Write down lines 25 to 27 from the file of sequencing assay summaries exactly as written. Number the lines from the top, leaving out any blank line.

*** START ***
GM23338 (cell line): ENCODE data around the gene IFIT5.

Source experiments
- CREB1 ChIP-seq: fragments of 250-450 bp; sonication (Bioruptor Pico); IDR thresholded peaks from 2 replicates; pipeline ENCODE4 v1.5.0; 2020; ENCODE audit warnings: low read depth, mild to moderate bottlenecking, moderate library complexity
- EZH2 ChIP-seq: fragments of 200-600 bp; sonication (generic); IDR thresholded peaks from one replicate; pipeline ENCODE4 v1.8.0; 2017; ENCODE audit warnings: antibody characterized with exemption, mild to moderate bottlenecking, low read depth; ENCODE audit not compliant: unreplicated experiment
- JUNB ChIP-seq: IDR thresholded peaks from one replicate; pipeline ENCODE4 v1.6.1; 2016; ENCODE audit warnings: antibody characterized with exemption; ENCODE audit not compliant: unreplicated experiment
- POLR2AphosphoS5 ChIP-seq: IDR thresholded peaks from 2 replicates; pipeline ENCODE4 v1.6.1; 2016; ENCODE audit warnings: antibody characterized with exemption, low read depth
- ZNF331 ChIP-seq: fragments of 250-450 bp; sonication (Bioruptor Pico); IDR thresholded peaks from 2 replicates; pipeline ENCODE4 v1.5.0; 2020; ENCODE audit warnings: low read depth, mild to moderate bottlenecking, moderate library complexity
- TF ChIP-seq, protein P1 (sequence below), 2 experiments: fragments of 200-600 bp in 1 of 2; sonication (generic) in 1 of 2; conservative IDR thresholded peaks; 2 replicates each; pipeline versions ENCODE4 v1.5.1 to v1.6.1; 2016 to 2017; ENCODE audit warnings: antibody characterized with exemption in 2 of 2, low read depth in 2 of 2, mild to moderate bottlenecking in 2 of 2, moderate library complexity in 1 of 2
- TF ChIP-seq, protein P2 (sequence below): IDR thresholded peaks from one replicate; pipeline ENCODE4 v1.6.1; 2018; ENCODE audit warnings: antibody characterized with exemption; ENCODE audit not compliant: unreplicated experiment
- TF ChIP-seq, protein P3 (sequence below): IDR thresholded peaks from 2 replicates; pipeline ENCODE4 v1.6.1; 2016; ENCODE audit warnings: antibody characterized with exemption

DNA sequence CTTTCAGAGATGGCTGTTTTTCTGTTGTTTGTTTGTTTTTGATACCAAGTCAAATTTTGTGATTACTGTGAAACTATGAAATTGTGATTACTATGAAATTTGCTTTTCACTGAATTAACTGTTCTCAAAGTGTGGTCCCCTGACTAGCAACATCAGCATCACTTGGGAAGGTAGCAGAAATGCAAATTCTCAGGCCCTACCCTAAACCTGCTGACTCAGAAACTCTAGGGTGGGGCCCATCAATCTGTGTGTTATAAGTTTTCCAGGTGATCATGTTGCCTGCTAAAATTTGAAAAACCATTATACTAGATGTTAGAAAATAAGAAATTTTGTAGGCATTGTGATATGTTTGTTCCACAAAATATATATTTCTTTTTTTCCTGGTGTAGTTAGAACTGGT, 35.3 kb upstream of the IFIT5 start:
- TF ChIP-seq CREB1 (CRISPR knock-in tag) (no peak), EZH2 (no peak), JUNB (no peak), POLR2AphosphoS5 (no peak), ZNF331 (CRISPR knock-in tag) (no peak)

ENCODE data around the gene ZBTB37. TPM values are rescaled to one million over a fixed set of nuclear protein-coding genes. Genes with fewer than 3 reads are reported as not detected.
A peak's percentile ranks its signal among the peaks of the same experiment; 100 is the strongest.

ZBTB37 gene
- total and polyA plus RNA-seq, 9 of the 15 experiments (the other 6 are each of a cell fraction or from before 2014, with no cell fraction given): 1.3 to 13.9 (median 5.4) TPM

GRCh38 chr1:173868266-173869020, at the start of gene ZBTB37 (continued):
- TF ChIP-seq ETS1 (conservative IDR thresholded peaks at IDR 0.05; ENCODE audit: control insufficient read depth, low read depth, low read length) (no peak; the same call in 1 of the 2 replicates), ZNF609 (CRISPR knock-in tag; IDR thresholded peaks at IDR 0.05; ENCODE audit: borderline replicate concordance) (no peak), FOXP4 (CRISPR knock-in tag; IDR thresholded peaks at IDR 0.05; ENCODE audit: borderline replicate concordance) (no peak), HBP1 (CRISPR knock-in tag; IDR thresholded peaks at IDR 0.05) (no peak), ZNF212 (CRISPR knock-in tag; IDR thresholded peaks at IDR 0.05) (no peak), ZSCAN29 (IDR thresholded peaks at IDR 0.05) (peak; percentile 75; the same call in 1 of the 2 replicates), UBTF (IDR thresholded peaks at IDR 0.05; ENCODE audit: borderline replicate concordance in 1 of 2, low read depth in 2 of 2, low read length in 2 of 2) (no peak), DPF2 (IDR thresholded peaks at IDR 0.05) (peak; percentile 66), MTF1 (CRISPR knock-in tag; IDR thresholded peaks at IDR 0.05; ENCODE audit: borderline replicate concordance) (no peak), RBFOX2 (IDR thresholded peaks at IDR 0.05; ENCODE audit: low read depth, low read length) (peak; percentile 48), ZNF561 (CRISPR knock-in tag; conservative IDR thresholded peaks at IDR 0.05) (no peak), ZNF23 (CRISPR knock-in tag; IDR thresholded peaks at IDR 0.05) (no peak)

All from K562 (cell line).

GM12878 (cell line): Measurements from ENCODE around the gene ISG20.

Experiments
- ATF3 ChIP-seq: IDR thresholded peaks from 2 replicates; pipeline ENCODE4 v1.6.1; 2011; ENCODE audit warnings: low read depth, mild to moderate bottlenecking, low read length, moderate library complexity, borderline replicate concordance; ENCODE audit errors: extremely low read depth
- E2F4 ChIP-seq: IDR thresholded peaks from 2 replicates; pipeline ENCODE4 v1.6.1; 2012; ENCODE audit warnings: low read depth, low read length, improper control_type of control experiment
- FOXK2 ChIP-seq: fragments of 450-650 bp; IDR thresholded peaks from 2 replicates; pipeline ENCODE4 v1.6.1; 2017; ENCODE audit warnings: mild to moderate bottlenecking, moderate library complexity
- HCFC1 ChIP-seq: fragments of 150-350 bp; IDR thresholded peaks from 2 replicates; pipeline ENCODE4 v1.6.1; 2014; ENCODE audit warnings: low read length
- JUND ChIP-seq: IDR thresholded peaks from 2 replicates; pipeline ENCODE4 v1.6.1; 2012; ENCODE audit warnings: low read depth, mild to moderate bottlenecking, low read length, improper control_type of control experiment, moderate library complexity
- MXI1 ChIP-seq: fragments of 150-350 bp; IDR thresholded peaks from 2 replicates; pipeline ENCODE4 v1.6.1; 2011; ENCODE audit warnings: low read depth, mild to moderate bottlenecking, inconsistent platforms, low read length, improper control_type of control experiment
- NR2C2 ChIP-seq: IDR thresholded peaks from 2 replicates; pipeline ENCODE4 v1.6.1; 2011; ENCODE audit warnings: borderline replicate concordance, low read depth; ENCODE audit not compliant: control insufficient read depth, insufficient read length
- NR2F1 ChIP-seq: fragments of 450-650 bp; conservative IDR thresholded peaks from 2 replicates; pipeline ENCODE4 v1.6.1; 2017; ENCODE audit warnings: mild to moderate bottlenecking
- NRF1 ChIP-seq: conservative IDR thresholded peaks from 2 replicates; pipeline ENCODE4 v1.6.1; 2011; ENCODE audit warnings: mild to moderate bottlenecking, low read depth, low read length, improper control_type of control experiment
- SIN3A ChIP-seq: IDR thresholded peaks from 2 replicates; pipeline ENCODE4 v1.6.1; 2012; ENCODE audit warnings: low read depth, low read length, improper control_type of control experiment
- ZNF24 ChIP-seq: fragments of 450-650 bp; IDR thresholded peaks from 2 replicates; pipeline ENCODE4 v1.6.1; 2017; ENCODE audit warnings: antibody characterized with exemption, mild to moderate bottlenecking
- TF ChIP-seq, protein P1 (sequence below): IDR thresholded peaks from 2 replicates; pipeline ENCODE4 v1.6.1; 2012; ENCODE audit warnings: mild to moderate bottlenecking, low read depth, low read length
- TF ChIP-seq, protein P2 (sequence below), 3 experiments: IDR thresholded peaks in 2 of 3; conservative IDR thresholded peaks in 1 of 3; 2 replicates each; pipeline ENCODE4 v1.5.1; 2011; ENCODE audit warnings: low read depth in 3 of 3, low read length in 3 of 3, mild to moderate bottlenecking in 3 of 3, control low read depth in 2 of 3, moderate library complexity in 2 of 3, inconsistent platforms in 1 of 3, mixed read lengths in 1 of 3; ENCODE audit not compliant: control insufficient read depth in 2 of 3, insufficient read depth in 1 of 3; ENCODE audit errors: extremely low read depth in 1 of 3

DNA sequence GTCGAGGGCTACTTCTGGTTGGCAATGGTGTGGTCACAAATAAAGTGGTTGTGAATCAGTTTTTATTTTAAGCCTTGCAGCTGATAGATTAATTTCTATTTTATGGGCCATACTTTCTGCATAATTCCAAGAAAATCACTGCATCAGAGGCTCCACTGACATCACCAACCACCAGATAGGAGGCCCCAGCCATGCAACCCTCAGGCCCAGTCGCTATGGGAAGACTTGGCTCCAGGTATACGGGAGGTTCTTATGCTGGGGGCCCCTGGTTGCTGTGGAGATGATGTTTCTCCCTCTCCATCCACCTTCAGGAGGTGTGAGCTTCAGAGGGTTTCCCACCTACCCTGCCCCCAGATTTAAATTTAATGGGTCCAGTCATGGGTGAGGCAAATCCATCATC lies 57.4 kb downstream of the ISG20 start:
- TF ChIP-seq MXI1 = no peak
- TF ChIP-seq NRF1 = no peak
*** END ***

- HCFC1 ChIP-seq: fragments of 150-350 bp; IDR thresholded peaks from 2 replicates; pipeline ENCODE4 v1.6.1; 2014; ENCODE audit warnings: low read length
- JUND ChIP-seq: IDR thresholded peaks from 2 replicates; pipeline ENCODE4 v1.6.1; 2012; ENCODE audit warnings: low read depth, mild to moderate bottlenecking, low read length, improper control_type of control experiment, moderate library complexity
- MXI1 ChIP-seq: fragments of 150-350 bp; IDR thresholded peaks from 2 replicates; pipeline ENCODE4 v1.6.1; 2011; ENCODE audit warnings: low read depth, mild to moderate bottlenecking, inconsistent platforms, low read length, improper control_type of control experiment